We understand by the adaptation rate of feedback-compensating the rate with which the respective compensator reacts on a detected change of feedback situation until the compensator has settled to a new setting. The compensator thereby estimates the prevailing situation of feedback to be suppressed e.g. by a correlation technique between the signal applied to the output converter arrangement and the signal received from the input converter arrangement as e.g. described in the EP 0 656 737. The adaptation rate of the compensator accords with an adaptation lime constant too. Whenever the loop gain along the compensating feedback signal path increases, this is caused by an increasing amount of feedback to be suppressed and thus to be compensated. This means that the adaptation rate of the beamformer unit is to be slowed down so that the compensator feedback signal may model the response of the beamformer unit too. Thus, in a preferred embodiment, the adaptation rate of converting i.e. of beamforming is slowed down with increasing loop gain along the feedback signal path.
As was addressed above, feedback signals, which are acoustical and which have to be suppressed, impinge on the acoustical input of the input converter arrangement substantially and dependent on the specific device at specific angles. Thus, in a most preferred embodiment of the method according to the present invention, amplification of the transfer characteristic representing beamforming is minimized at one or more than one specific angles which accord to angles at which the feedback to be suppressed predominantly impinges on the input converter arrangement.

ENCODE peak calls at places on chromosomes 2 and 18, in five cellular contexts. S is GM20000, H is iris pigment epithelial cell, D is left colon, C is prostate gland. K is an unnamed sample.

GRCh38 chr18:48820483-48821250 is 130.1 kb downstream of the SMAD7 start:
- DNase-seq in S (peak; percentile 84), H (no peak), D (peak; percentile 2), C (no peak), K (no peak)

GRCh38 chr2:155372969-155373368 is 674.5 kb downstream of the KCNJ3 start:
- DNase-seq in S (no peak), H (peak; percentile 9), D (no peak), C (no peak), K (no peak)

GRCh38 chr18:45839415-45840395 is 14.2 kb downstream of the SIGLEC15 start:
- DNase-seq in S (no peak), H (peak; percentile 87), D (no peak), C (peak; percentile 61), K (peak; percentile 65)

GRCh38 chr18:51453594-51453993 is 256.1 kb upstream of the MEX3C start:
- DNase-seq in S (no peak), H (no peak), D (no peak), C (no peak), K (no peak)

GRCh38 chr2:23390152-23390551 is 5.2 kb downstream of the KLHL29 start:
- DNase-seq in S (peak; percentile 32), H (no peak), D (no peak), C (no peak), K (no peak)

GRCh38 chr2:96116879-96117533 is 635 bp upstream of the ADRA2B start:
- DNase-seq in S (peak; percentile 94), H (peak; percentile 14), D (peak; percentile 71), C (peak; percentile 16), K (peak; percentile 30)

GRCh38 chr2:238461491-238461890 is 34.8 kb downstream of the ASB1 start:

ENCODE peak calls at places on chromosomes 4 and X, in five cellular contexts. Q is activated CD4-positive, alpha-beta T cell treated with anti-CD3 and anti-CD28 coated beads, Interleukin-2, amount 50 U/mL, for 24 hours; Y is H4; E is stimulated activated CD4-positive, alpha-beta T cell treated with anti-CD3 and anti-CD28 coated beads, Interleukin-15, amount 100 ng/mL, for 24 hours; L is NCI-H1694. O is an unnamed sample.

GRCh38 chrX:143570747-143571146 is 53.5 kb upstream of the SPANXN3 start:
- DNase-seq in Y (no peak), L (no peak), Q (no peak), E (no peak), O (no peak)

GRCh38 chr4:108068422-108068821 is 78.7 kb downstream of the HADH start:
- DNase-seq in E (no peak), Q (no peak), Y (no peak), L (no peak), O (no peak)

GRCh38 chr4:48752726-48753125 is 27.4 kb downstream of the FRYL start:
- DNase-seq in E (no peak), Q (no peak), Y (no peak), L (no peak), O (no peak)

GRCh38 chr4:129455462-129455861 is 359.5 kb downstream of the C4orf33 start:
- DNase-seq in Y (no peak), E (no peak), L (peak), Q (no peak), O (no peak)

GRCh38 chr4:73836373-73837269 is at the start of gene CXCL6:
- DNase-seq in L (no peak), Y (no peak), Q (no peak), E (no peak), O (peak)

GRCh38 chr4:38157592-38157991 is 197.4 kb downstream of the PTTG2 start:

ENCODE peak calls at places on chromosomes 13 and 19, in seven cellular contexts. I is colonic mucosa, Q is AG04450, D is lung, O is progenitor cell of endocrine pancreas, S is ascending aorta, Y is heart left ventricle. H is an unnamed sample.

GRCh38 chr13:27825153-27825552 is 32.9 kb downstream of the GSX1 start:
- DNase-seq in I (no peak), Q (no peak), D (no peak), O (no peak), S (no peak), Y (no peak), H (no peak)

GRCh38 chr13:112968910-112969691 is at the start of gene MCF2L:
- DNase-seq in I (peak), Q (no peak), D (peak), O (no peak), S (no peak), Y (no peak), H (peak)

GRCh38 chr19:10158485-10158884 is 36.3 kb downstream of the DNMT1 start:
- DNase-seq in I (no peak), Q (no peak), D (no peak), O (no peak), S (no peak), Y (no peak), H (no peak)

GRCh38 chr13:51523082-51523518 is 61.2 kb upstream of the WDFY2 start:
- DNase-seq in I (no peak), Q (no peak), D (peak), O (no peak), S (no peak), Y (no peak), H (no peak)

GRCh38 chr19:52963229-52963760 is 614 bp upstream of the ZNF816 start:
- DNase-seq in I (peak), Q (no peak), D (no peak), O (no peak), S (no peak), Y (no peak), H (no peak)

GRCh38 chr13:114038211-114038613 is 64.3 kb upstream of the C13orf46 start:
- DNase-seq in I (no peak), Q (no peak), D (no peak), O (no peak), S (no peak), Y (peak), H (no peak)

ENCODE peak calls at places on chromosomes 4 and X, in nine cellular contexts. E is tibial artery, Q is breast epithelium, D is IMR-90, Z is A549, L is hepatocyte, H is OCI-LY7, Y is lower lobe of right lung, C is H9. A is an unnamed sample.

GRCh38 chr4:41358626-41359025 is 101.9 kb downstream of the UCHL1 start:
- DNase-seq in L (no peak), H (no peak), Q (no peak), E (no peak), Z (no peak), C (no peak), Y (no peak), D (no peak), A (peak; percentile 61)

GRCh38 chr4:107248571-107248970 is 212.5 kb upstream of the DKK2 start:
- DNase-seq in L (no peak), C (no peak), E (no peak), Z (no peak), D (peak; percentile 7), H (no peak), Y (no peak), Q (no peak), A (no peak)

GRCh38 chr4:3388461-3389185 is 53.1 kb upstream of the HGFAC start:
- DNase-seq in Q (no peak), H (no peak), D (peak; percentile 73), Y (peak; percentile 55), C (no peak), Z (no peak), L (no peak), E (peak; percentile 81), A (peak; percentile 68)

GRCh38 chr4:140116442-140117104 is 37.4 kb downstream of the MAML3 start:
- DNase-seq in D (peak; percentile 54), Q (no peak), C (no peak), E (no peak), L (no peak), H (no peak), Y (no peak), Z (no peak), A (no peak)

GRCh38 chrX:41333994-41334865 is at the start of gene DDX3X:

Thus, and considered in combination with slowing down the adaptation rate of beamforming with increasing gain along feedback compensation fed back signal path, it becomes apparent that the compensator may still model the beamformer without losing the established minimum or minima in the direction of the said specific angles.
Further, it has to be noted that the feedback to be suppressed is a narrow band acoustical signal, thus in a further improvement of the method according to the present invention, it is not necessary—so as to deal with a feedback to be suppressed—to control and especially to slow down the adaptation rate of beamforming conversion in the entire frequency range beamforming is effective at, but it suffices to controllably adapt the adaptation rate of the beamforming conversion at frequencies which are significant for the feedback signal to be suppressed. Therefore, in a further preferred embodiment of the present invention, controlling of the adaptation rate of the beamforming conversion is performed frequency selectively.